I believe that concern about oil availability is starting to spread - despite efforts to quiet that fear. People know that something is going on, but the nature of the true emergency is being played down. The message is that there is more oil out there - lots more oil. We just have to get to it. Hence the so-called energy policy aimed at destroying what protected areas still exist.

While it is obvious that you can't keep this totally out of the public view, you can bury it. You acknowledge rising gas prices in the front section of the paper and run polls asking "How high does the price of gas have to get before you change your driving habits?" Meanwhile in the Business section you throw in a piece now and then that hits a bit closer oil speculation news. As Julian Darley notes in an interview with Petroleum Review

"You see if we really thought there was no spare (oil) capacity and there was nothing we could do then I suspect we'd all start to get a bit panicky. It therefore seems quite important to either maintain the the belief in the reality that there is a little bit of slack in the system."(Global Public Media 4/12/05)

Panicky indeed! That explains why a report from Analyst Don Coxe, from the Bank of Montreal, stating that the largest Saudi oil field (Gharwar) is in decline shows up in Al Jazeera, but not on the front pages of any news paper (and is largely excluded from the business section of virtually every major newspaper). Of course, you did not hear about this on the evening news either. Instead, we get the "reassuring" news that OPEC will increase production.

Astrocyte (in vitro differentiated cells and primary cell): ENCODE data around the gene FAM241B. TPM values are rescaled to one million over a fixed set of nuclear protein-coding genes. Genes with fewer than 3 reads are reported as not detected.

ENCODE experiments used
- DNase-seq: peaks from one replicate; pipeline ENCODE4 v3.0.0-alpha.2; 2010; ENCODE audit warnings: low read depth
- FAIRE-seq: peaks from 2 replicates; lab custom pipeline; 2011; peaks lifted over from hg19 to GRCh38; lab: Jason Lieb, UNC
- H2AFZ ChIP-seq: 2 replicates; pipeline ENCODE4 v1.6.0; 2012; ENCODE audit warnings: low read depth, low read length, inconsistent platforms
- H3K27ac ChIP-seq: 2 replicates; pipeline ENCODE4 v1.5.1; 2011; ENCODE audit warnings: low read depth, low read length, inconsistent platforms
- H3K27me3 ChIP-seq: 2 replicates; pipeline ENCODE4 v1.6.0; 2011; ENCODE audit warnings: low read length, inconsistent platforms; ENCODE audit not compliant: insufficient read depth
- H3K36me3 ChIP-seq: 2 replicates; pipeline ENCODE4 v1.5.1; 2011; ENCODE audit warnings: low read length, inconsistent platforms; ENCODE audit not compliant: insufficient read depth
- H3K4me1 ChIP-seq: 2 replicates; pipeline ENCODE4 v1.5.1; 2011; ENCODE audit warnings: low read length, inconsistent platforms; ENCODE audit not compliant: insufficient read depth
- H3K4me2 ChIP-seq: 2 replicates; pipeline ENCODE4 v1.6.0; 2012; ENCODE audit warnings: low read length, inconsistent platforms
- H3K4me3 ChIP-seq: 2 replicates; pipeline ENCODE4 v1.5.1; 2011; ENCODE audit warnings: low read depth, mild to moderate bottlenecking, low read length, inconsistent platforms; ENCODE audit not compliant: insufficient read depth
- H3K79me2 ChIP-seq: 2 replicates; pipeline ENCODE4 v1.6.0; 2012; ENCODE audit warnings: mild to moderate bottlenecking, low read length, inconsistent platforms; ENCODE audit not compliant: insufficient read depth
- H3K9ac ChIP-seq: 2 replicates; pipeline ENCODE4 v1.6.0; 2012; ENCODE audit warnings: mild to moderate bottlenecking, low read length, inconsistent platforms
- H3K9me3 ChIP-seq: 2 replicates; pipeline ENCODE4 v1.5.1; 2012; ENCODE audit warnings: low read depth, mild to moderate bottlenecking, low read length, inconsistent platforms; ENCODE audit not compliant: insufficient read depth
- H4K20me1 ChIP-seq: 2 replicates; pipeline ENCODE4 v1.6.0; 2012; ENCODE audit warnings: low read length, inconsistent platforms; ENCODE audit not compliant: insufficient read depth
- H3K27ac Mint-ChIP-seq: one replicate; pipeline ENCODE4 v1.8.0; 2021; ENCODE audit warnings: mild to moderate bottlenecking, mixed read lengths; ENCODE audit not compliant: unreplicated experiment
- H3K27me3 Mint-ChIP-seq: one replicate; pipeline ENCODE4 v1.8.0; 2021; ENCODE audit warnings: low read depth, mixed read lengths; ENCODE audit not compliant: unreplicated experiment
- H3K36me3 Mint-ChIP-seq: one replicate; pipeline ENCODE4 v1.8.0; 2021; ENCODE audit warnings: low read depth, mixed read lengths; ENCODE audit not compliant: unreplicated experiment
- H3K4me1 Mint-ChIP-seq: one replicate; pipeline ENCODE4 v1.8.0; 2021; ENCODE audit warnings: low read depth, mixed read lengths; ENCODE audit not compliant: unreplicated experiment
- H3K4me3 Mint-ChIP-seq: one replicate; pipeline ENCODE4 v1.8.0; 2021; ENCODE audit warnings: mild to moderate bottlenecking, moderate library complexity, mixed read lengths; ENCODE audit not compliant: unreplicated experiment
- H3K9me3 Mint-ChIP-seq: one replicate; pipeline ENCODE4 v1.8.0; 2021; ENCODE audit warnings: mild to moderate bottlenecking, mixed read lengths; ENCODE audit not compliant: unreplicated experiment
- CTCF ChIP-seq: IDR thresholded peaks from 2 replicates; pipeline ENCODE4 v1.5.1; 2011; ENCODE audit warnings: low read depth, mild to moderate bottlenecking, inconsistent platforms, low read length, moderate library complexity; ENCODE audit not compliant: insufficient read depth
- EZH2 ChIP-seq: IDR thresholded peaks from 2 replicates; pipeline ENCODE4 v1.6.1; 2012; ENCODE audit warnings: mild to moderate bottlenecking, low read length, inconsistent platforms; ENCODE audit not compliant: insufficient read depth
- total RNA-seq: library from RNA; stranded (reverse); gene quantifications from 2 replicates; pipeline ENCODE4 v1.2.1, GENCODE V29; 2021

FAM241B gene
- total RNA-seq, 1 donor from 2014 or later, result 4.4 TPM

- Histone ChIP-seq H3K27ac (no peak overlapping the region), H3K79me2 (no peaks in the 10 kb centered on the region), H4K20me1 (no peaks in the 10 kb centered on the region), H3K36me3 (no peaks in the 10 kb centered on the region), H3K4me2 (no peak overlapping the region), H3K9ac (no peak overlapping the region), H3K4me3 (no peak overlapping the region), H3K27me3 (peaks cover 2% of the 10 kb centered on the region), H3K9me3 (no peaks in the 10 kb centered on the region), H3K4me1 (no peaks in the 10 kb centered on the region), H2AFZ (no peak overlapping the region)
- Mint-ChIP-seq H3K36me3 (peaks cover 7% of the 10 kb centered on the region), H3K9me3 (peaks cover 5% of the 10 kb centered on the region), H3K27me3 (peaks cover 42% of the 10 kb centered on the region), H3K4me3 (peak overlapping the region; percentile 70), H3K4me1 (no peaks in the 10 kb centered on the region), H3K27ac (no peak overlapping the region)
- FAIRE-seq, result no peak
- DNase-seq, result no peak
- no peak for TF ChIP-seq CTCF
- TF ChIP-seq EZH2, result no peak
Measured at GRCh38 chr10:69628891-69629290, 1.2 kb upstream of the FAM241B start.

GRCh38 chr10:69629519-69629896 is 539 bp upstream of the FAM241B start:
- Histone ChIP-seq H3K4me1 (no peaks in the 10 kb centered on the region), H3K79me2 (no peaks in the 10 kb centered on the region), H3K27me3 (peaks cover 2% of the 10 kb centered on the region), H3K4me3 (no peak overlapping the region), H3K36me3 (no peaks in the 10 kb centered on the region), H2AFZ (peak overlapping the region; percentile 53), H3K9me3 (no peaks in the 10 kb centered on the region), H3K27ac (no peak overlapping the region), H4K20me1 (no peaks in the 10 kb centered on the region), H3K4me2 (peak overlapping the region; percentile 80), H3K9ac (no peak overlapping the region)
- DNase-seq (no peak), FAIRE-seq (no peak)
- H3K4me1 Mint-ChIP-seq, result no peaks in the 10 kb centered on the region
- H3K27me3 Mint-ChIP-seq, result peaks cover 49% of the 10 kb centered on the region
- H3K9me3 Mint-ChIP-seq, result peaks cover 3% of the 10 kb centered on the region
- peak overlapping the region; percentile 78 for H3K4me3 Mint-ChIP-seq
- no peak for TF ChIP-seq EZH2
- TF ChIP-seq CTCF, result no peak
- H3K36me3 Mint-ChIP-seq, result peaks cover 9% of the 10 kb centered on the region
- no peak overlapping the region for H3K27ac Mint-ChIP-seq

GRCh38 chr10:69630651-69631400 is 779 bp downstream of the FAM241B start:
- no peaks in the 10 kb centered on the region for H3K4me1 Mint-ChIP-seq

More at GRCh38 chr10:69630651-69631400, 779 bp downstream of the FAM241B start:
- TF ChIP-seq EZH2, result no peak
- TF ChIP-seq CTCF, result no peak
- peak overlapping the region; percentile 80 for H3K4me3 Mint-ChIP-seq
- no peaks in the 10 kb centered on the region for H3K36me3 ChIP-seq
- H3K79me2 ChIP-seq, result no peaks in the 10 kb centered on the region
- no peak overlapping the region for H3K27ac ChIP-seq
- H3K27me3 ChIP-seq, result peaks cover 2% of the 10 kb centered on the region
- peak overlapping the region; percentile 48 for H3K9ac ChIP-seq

Keeping the real problem and its implications out of the news also makes the spin on the expansion of permanent military bases in Afghanistan, Iraq, and Kyrgyztan seem reasonable in the "war on terrorism." It allows the spin in building the case for "regime change" in Iran seem one of "national security" issues and protecting the friend of the U.S. - Israel - from possible attack. As Michael Klare points out in his article in Mother Jones, - Oil, Geopolitics, and the Coming War with Iran - Iran has the second largest oil reserves - after Saudi Arabia (Iraq is third). Forty percent of global oil exports pass through Iran via the Strait of Hormuz. Further, "Iran is becoming a major supplier of oil and natural gas to China, India, and Japan, thereby giving Tehran additional clout in world affairs." He continues, that Iran is believed to be second (behind Russia) in natural gas reserves.

No, we wouldn't want people thinking about that, or about the end of oil at all.


Sources
4/12/05 Chris Skrebowski interview with Julian Darley, Global Public Media Bank says Saudi's top field in decline

4/12/05 Al Jazeera, Bank says Saudi's top field in decline

4/11/05 Klare, Mother Jones, Oil, Geopolitics, and the Coming War with Iran

4/15/05 NOW, California's Auto Emissions Laws


Rowan Wolf is a columnist for Project for the Old American Century, 
and the editor of 
Uncommon Thought Journal and Radical Noesis. 
Her email is [email protected]